Android News

Evidence points to possible trouble for Google in Oracle copyright suit

January 21, 2011 | by Andrew Kameka



Google may be in trouble when the time comes to answer allegations that it lifted code from Sun Microsystems for Android. Oracle, which acquired Sun just about this time last year, filed suit against Google in August of 2010, accusing Google of violating Oracle’s copyrights for the Android OS and the Dalvik Virtual Machine.

Oracle’s complaint featured examples of Android code it believes were ripped from its IP, but FOSS Patents discovered several more instances in which Google may have some trouble explaining similarities to code present in Android 2.2 and 2.3 that Oracle are likely to enter into evidence. Florian Mueller even claims to have found 37 Android source files that begin with a Sun Microsystems copyright header.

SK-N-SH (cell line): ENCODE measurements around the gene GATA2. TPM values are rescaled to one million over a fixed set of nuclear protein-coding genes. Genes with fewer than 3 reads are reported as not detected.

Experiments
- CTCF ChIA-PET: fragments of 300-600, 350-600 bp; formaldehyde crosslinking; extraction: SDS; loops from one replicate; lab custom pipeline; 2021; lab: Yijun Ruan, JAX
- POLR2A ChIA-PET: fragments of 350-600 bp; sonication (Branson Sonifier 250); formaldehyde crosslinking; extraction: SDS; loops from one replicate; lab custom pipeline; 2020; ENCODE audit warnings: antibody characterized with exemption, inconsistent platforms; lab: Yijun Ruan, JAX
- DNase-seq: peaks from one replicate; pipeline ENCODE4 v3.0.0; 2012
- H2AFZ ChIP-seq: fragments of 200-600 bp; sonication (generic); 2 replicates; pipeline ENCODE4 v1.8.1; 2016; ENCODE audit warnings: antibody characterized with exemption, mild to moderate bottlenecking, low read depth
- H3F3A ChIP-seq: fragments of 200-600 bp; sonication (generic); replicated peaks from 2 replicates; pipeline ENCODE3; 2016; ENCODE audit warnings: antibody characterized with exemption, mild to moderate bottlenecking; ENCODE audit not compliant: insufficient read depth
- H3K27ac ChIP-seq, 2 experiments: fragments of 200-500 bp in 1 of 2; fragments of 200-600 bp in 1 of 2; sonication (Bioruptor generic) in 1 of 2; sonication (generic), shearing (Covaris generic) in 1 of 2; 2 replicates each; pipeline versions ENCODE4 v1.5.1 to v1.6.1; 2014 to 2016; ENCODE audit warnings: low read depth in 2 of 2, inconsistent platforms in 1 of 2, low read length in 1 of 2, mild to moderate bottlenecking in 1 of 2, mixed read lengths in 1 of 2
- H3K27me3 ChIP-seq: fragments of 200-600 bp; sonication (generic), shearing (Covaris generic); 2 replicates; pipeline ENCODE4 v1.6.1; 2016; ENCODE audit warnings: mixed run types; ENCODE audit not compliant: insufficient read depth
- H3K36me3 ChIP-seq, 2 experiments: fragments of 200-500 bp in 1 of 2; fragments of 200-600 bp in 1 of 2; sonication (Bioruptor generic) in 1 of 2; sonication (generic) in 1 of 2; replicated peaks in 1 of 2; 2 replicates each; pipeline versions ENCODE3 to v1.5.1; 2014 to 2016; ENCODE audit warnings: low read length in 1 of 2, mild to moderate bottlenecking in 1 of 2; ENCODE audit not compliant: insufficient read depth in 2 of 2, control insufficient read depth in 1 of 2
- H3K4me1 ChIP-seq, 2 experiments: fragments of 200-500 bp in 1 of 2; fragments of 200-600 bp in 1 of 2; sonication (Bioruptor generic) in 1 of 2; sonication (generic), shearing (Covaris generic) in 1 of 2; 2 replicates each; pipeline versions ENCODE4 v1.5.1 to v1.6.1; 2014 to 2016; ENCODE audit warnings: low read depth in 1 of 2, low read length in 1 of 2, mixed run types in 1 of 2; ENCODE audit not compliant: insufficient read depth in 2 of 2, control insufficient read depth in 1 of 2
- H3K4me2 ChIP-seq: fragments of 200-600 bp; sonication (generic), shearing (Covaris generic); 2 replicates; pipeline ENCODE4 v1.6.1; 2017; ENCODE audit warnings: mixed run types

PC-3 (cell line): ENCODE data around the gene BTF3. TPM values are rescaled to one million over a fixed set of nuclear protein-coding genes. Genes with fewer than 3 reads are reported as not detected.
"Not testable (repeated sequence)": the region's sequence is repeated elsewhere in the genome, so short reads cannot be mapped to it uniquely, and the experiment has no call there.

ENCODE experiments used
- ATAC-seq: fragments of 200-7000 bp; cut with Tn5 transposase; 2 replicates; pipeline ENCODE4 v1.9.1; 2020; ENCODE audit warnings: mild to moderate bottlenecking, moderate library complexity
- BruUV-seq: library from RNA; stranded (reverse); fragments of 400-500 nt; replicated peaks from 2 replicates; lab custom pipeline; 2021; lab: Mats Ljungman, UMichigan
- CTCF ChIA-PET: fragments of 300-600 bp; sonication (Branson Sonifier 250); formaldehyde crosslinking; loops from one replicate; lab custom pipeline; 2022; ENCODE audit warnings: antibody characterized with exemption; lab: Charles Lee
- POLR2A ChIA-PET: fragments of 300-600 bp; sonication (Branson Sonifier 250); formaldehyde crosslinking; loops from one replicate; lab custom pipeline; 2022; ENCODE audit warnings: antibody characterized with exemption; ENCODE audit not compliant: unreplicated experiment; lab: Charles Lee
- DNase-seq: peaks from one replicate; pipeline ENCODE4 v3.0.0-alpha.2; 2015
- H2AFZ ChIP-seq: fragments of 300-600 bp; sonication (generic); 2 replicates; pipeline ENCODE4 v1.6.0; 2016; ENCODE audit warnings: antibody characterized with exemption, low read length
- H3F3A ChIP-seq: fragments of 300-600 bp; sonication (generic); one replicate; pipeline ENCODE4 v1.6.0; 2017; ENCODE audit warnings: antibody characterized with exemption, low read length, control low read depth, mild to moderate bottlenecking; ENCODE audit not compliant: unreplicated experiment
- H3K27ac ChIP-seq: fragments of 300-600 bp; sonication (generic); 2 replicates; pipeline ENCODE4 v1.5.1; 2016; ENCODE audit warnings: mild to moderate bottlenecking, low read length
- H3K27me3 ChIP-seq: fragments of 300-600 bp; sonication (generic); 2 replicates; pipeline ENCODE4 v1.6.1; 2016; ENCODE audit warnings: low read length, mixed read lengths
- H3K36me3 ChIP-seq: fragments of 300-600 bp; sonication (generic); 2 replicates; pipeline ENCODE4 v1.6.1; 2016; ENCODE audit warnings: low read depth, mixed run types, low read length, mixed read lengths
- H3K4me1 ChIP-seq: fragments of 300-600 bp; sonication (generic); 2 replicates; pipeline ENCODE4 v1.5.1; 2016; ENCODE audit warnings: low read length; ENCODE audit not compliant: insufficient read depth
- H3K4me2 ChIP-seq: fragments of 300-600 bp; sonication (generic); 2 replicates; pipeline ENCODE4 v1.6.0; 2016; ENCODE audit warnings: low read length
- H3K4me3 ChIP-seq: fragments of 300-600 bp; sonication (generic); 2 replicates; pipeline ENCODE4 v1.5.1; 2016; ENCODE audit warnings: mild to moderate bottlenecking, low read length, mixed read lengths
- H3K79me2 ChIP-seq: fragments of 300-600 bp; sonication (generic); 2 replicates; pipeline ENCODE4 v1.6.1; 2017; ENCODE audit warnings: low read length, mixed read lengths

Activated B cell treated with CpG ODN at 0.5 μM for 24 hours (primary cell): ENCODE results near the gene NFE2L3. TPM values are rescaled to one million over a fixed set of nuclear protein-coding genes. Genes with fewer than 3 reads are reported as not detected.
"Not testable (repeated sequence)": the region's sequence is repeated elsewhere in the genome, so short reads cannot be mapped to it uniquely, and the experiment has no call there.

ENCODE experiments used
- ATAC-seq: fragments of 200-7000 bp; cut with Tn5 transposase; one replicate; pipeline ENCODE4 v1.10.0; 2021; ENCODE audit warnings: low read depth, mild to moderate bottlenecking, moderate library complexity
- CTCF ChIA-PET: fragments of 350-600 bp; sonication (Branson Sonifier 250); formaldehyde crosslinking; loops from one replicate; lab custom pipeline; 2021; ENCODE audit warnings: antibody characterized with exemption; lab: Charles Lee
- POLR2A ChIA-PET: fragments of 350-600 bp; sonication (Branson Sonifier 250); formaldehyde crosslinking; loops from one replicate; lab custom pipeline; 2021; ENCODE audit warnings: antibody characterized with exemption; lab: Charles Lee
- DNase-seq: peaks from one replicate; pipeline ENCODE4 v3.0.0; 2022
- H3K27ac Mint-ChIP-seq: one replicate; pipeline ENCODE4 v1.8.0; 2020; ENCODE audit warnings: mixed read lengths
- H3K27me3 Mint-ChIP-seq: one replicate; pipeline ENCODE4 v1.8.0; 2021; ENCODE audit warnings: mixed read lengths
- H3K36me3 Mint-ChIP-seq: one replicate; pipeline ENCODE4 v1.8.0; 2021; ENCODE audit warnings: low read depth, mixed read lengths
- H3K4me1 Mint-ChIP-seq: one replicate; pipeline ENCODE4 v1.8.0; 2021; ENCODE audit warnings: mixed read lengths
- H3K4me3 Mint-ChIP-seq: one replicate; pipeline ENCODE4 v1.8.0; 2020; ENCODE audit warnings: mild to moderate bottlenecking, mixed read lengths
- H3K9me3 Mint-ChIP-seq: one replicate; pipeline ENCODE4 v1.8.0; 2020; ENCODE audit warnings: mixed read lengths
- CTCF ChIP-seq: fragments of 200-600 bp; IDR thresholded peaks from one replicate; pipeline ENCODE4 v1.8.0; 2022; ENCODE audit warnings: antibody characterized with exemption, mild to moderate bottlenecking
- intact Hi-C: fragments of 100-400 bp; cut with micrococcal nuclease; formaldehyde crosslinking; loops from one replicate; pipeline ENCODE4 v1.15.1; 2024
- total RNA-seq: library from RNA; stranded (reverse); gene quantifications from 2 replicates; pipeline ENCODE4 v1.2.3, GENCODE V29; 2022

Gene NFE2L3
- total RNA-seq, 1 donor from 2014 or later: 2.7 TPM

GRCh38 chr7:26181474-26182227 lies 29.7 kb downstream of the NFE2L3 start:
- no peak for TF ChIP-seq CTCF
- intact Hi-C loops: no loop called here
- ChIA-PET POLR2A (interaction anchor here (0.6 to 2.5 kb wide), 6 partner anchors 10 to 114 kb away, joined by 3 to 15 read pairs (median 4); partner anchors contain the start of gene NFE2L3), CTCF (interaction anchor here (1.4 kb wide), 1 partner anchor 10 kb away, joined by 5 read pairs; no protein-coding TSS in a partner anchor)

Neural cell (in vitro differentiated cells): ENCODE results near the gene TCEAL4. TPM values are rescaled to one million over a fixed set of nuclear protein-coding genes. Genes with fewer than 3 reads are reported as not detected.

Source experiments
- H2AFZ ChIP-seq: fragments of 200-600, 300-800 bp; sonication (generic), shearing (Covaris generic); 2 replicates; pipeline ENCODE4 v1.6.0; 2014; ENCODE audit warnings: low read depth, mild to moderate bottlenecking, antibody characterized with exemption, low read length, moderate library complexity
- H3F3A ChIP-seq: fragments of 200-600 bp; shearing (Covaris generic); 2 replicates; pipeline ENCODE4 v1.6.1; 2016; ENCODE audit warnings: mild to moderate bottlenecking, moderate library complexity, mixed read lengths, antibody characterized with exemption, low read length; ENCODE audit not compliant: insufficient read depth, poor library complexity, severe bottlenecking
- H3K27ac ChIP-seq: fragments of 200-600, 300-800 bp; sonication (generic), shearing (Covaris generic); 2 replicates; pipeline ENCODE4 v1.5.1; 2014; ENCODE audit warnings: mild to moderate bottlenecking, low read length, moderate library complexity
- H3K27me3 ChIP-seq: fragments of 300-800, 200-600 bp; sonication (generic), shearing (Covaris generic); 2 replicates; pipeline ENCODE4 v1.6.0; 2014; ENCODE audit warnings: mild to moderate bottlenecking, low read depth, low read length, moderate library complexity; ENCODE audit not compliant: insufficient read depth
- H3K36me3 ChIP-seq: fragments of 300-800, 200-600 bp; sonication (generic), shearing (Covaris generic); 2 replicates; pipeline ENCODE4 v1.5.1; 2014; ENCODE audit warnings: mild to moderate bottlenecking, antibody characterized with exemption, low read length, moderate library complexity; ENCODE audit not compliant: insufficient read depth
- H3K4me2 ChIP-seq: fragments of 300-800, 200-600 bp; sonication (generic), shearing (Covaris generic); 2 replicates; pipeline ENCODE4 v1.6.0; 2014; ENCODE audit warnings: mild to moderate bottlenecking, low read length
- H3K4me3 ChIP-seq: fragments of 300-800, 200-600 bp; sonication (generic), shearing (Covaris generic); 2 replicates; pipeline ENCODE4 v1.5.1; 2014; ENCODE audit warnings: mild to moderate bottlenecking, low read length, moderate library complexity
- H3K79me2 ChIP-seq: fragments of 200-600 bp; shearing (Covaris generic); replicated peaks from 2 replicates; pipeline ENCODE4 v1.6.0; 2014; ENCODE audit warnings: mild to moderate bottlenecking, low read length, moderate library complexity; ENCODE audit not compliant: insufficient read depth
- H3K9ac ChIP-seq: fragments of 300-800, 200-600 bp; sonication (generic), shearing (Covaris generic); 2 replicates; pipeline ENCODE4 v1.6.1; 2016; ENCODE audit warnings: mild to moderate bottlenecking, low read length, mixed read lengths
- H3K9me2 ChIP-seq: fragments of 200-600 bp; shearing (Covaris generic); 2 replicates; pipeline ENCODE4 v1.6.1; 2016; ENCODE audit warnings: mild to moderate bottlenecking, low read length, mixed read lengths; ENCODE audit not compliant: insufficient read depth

FOSS Patents has a very detailed explanation of the findings, and documents that compare the alleged violations side-by-side. Head over to the site and read them if you’re in the know and want to see how strong the case may be. The technical jargon may be intimidating at first but it’s a reasonable read.

Google has come under fire for alleged patent/copyright violations since Android debuted, and this is one case where the company faces serious challenges in its defense according to Florian Mueller’s analysis of the evidence. If Google cannot mount a strong defense or reach a settlement, that could lead to major financial penalties for the Open Handset Alliance.

FOSS Patents via Slash Gear